Critics are observing Constitution Day by responding to remarks U.S. Supreme Court Justice Clarence Thomas made on Thursday, when he blasted the media for criticizing decisions from the nation's highest court and warning federal judges to not wade in to political discussions.
"When we begin to venture into the legislative or executive branch lanes, those of us, particularly in the federal judiciary with lifetime appointments, are asking for trouble," Justice Thomas said, CNN's Supreme Court reporter Ariane de Vogue reports, ironically observing that Justice Thomas made those remarks "during a sweeping lecture at the University of Notre Dame that also touched on themes of equality, race and the state of the country."
The CNN report adds:
Of all the members of the high court, Thomas has made his views on Roe v. Wade, the 1973 case that legalized abortion across the US, crystal clear. In 2007, he said that he believed that Roe and the follow-up decision called Planned Parenthood v. Casey had "no basis in the Constitution." And in 2020, he said that Roe is "grievously wrong for many reasons, but the most fundamental is that its core holding -- that the Constitution protects a woman's right to abort her unborn child -- finds no support in the text of the Fourteenth Amendment."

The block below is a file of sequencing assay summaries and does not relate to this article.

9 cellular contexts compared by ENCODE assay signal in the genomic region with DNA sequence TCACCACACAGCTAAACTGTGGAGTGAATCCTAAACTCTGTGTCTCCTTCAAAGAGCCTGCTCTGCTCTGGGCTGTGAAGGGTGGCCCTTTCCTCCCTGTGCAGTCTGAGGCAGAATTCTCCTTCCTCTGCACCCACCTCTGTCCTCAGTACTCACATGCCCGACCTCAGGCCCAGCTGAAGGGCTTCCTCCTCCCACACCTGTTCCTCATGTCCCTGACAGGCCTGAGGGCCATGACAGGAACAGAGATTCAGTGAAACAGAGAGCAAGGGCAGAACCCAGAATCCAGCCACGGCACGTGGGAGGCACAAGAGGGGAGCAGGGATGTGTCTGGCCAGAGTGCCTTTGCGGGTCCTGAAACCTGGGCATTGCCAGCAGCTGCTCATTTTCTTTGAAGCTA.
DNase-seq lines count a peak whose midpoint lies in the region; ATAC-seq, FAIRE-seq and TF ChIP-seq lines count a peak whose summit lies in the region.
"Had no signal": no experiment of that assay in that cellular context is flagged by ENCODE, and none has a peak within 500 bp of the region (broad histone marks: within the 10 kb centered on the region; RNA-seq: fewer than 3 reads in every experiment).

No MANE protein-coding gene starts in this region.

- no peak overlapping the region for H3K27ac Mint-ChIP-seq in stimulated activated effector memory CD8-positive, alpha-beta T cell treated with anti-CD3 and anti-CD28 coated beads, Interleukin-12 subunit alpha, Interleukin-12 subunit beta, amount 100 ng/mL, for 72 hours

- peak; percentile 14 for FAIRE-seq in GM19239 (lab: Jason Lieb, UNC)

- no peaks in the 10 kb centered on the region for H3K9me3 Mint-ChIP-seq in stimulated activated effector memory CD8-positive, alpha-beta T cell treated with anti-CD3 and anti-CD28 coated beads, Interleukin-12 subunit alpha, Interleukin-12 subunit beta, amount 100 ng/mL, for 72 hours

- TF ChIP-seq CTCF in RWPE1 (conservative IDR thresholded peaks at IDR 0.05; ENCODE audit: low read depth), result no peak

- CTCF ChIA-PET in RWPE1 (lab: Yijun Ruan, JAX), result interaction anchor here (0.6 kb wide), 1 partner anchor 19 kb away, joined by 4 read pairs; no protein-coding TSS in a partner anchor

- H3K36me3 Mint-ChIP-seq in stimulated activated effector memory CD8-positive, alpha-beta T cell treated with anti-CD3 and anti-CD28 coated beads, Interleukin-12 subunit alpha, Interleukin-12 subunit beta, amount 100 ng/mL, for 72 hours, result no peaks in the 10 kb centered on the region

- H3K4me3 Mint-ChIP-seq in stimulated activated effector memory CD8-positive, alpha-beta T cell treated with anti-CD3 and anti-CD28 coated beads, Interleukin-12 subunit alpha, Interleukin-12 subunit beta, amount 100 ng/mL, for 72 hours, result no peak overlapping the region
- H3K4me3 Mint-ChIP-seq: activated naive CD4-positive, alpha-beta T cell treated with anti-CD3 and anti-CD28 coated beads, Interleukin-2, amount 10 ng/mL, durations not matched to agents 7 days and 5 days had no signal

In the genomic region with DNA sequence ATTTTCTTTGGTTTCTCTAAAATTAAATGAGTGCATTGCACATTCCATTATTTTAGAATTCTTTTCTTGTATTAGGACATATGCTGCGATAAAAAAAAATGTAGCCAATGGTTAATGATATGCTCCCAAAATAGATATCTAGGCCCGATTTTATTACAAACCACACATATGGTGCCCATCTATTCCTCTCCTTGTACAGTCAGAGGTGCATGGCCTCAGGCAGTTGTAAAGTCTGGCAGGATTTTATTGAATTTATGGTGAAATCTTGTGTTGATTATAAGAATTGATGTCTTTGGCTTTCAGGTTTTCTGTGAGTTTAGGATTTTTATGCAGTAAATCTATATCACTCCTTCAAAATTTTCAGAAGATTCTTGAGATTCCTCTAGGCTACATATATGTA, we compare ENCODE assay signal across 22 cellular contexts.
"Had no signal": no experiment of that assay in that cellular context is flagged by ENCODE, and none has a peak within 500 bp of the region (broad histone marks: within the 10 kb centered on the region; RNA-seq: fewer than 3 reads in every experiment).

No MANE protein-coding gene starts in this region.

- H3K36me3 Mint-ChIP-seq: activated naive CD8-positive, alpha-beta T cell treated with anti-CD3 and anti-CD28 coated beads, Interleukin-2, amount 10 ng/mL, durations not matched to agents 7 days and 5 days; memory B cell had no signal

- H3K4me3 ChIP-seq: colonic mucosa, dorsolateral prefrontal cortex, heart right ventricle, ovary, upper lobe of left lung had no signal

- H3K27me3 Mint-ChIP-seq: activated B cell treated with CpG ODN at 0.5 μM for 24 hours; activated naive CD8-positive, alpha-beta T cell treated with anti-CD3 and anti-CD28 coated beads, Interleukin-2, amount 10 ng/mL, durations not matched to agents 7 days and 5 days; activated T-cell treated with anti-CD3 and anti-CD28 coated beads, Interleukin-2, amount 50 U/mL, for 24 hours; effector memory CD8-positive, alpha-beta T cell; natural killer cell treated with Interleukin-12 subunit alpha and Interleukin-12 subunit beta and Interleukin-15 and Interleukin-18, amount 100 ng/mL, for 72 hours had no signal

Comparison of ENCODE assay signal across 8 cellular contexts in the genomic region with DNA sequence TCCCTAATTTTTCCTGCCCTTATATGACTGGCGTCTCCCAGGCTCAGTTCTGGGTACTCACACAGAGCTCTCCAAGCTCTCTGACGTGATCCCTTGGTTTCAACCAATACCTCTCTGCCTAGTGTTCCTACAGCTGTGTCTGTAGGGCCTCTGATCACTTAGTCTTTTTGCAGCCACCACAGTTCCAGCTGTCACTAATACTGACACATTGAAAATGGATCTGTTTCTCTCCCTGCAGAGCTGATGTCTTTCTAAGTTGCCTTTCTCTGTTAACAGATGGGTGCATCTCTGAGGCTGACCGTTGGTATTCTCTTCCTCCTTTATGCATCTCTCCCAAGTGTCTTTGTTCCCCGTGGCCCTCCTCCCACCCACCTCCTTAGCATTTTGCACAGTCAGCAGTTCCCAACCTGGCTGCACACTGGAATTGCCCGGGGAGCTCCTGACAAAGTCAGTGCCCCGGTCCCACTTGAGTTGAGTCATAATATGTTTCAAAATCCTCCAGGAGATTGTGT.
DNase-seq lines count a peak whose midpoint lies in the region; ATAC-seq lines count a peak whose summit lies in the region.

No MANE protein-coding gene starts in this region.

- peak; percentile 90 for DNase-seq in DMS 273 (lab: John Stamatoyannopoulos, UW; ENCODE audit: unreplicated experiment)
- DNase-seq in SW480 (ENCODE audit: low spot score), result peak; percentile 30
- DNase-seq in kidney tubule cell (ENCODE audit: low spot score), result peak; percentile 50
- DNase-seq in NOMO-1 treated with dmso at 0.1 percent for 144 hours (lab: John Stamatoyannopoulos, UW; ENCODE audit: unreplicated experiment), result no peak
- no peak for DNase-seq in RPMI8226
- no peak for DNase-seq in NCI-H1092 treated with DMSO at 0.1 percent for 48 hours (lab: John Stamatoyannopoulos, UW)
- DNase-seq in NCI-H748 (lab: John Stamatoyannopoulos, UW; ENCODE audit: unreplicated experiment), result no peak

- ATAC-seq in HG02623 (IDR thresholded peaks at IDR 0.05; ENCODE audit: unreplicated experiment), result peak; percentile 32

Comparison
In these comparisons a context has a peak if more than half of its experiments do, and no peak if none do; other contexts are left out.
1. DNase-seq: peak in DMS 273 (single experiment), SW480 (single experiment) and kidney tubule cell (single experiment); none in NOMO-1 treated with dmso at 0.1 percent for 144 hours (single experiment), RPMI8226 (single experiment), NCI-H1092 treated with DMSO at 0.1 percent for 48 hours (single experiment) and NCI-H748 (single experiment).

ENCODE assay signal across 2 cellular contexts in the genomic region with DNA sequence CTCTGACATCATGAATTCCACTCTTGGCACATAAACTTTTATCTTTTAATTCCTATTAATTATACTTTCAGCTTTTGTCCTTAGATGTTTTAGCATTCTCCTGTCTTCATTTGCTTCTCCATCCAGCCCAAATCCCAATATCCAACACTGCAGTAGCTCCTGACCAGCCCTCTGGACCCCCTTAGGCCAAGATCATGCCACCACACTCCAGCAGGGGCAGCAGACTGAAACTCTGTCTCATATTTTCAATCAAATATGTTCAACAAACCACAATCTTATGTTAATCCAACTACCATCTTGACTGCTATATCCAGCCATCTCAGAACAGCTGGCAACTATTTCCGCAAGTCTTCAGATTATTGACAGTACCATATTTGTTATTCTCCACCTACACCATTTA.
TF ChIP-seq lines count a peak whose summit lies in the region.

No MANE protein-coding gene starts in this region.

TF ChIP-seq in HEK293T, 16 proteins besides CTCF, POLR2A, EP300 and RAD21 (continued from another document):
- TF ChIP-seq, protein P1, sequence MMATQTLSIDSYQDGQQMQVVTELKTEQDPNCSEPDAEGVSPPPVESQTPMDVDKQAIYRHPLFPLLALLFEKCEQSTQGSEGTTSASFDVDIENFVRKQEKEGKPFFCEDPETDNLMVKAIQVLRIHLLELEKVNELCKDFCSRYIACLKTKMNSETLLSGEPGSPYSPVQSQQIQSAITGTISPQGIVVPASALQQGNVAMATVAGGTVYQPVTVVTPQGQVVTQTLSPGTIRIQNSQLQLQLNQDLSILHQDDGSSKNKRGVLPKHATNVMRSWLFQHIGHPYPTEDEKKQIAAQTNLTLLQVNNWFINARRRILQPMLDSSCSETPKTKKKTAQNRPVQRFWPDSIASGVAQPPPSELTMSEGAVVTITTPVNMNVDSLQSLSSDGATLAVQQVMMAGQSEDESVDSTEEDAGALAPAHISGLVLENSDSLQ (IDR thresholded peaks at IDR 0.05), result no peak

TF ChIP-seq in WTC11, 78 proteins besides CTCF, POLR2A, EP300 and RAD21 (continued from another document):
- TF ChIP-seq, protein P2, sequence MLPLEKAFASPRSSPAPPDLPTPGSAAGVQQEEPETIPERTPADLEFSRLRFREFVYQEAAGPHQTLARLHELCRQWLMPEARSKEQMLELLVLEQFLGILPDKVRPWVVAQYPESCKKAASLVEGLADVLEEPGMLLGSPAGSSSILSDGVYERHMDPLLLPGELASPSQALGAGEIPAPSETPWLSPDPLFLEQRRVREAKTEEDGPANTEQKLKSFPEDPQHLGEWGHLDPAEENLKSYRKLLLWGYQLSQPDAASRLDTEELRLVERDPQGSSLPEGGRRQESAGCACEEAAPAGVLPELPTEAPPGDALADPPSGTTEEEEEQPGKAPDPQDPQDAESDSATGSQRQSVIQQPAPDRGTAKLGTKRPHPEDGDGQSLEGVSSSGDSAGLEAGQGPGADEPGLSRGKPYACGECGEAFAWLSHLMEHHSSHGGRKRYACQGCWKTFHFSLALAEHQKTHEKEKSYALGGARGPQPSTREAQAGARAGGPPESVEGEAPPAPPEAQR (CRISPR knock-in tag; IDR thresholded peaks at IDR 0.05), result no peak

Thomas also on Thursday "seemed to nod to the controversy" of "so-called court packing":
"We have lost the capacity" as leaders "to not allow others to manipulate our institutions when we don't get the outcomes that we like," he said.
Critics, including legal experts are weighing on on Justice Thomas's remarks, blasting him for, as Daily Beast editor-at-large Molly Jong-Fast says, "speaking out against something he is actively doing."
Keith Boykin, a CNN political commentator who earned his law degree at Harvard and served in the Clinton White House was even more pointed:
"Clarence Thomas didn't seem too worried about 'destroying our institutions' when he cast the deciding vote to make Bush president in 2000 or to gut the Voting Rights Act in 2013 or when he sat silently from 2017-2021 as Trump trashed our institutions."
Dr. Miranda Yaver, a political science professor (US law, public policy, health policy) at Oberlin blasted Justice Thomas, saying that "claiming that the Supreme Court isn't political is nonsense and we all know it. FWIW, whenever I teach Constitutional Law and students go, 'Who in the hell would write that opinion??' the answer is invariably Clarence Thomas."
Norman Ornstein, a political scientist and resident scholar at the American Enterprise Institute (AEI), laughed:
VOX senior correspondent Ian Millhiser, author of "The Agenda: How a Republican Supreme Court is Reshaping America," also criticizes Thomas's apparent hypocrisy: